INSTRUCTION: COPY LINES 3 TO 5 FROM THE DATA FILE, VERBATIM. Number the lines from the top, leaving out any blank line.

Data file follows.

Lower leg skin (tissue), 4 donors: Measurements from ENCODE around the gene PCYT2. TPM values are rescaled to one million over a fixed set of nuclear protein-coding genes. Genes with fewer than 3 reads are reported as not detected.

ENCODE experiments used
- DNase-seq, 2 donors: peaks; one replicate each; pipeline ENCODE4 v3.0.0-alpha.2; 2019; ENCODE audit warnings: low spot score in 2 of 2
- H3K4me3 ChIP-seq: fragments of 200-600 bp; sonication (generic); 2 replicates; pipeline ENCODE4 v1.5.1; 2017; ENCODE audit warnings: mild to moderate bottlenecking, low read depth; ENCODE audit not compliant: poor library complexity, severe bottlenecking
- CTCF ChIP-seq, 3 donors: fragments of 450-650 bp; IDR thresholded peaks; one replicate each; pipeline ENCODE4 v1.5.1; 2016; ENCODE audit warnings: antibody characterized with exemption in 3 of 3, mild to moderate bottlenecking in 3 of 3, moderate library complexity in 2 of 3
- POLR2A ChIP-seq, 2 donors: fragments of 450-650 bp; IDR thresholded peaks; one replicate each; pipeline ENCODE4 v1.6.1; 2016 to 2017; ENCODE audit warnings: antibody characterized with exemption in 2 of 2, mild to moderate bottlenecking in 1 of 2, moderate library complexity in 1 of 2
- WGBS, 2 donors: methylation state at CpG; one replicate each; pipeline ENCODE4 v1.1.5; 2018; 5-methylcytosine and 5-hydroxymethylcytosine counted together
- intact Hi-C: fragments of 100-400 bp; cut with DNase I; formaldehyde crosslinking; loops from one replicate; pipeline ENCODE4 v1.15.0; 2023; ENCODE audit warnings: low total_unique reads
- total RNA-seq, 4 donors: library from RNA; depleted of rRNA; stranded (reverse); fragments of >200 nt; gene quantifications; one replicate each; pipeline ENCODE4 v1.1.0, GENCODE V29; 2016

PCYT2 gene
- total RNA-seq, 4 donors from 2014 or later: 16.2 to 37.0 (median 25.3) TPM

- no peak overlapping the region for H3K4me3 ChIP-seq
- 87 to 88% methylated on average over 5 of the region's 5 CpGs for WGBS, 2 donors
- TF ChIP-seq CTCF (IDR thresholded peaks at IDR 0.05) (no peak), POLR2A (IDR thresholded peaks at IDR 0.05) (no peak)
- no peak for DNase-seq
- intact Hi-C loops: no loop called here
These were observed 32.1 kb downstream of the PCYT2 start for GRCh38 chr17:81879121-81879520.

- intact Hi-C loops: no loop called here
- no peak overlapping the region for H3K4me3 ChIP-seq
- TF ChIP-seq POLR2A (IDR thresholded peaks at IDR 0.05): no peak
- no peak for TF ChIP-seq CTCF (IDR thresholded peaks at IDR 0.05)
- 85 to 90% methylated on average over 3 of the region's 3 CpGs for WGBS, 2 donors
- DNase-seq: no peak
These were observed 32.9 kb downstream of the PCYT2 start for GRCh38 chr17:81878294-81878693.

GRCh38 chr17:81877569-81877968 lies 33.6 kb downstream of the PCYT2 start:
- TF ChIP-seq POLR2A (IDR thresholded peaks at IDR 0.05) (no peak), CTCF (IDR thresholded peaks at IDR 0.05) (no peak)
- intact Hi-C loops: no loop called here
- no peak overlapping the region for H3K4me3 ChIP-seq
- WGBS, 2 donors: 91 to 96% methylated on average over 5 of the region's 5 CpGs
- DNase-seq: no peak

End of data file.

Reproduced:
- DNase-seq, 2 donors: peaks; one replicate each; pipeline ENCODE4 v3.0.0-alpha.2; 2019; ENCODE audit warnings: low spot score in 2 of 2
- H3K4me3 ChIP-seq: fragments of 200-600 bp; sonication (generic); 2 replicates; pipeline ENCODE4 v1.5.1; 2017; ENCODE audit warnings: mild to moderate bottlenecking, low read depth; ENCODE audit not compliant: poor library complexity, severe bottlenecking
- CTCF ChIP-seq, 3 donors: fragments of 450-650 bp; IDR thresholded peaks; one replicate each; pipeline ENCODE4 v1.5.1; 2016; ENCODE audit warnings: antibody characterized with exemption in 3 of 3, mild to moderate bottlenecking in 3 of 3, moderate library complexity in 2 of 3